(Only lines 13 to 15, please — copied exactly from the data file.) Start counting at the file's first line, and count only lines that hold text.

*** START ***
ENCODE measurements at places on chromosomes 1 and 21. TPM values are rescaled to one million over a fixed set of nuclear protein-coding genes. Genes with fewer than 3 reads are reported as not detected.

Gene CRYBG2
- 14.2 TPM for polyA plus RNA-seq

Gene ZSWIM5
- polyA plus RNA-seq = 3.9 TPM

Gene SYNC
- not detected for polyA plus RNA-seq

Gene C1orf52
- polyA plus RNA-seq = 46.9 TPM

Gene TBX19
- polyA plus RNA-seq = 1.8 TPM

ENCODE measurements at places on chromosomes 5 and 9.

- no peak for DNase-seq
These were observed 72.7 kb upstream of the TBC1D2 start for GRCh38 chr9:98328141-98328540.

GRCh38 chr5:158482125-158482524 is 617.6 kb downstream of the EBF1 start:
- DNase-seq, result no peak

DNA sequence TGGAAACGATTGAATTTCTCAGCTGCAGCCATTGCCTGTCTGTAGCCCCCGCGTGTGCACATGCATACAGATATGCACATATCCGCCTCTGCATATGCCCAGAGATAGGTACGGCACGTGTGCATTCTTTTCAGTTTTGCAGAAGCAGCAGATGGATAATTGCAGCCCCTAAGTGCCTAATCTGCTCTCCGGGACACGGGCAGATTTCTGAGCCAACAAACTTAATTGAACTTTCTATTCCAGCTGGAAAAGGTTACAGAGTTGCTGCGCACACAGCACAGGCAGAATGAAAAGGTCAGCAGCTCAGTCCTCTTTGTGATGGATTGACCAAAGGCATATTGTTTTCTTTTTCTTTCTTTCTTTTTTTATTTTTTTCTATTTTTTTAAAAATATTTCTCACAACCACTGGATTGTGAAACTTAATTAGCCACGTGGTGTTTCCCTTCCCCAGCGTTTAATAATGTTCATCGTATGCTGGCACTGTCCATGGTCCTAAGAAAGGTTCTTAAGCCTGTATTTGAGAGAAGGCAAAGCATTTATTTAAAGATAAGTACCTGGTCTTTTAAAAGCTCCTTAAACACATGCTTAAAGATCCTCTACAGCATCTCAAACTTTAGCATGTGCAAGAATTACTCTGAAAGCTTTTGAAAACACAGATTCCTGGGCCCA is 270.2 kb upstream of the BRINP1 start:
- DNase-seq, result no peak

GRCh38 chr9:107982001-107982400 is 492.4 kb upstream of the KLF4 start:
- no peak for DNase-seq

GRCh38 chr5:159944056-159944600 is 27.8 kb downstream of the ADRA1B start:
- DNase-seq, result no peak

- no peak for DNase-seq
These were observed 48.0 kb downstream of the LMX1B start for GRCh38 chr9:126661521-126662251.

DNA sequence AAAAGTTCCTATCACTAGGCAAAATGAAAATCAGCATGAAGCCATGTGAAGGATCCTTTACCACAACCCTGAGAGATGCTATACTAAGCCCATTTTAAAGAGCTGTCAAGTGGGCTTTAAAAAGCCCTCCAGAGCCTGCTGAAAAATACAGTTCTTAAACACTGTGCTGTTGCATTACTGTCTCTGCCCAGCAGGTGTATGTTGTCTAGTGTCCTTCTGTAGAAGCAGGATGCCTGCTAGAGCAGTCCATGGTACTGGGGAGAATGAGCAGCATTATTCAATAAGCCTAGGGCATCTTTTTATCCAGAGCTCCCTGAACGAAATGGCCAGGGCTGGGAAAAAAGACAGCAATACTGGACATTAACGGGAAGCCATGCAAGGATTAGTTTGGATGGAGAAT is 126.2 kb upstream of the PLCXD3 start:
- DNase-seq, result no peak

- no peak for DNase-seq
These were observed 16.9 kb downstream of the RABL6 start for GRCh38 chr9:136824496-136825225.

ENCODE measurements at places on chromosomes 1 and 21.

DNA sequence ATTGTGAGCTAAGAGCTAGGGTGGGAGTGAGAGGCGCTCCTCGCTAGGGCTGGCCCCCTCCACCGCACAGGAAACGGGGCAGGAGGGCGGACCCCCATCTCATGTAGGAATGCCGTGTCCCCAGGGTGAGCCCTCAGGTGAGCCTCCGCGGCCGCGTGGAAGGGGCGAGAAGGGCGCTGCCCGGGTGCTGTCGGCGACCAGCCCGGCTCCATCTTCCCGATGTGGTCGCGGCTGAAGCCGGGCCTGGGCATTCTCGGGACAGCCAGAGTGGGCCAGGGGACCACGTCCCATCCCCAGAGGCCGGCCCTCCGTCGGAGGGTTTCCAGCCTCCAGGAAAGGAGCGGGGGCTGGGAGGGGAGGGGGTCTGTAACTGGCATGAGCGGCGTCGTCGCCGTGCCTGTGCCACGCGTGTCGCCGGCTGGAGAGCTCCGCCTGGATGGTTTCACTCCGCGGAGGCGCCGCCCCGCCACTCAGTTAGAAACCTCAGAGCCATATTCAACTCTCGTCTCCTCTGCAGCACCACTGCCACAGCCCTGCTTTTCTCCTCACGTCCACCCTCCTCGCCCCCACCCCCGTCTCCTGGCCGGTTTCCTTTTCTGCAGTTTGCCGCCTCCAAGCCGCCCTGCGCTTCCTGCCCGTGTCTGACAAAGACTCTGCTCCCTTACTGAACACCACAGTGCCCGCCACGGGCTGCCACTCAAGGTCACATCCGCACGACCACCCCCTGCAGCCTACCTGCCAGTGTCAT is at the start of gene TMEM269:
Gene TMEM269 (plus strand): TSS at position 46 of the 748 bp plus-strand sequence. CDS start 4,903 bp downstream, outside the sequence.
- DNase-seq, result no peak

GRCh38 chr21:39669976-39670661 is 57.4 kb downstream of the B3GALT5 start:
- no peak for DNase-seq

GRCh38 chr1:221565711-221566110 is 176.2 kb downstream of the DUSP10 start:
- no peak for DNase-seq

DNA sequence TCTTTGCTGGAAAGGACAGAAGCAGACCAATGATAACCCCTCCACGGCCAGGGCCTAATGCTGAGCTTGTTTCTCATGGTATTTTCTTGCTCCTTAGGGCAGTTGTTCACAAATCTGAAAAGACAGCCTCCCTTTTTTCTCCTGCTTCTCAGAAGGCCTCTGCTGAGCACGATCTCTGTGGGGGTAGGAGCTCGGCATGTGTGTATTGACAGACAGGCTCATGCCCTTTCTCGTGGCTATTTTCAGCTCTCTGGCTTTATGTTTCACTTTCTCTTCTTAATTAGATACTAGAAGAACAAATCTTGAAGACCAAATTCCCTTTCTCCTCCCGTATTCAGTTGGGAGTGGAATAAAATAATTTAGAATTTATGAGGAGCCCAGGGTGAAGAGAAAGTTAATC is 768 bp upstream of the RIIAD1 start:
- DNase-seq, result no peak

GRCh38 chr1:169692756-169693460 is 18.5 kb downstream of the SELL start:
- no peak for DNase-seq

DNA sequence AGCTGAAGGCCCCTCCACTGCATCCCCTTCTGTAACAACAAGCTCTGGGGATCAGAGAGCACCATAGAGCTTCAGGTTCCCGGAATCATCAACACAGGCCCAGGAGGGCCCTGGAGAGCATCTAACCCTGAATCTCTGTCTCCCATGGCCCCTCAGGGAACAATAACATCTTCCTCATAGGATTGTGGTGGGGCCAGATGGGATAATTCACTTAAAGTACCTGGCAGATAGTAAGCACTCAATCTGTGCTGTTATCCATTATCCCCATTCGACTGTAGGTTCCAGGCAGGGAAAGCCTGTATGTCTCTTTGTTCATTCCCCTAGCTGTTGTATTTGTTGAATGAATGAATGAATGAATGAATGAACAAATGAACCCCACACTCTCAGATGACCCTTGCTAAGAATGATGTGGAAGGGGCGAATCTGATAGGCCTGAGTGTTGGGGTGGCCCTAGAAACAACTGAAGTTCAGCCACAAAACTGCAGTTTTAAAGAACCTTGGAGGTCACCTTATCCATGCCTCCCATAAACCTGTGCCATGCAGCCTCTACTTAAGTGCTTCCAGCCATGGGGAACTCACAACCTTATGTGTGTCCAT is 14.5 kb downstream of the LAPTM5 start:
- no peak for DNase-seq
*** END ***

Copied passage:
- no peak for DNase-seq
These were observed 72.7 kb upstream of the TBC1D2 start for GRCh38 chr9:98328141-98328540.

GRCh38 chr5:158482125-158482524 is 617.6 kb downstream of the EBF1 start: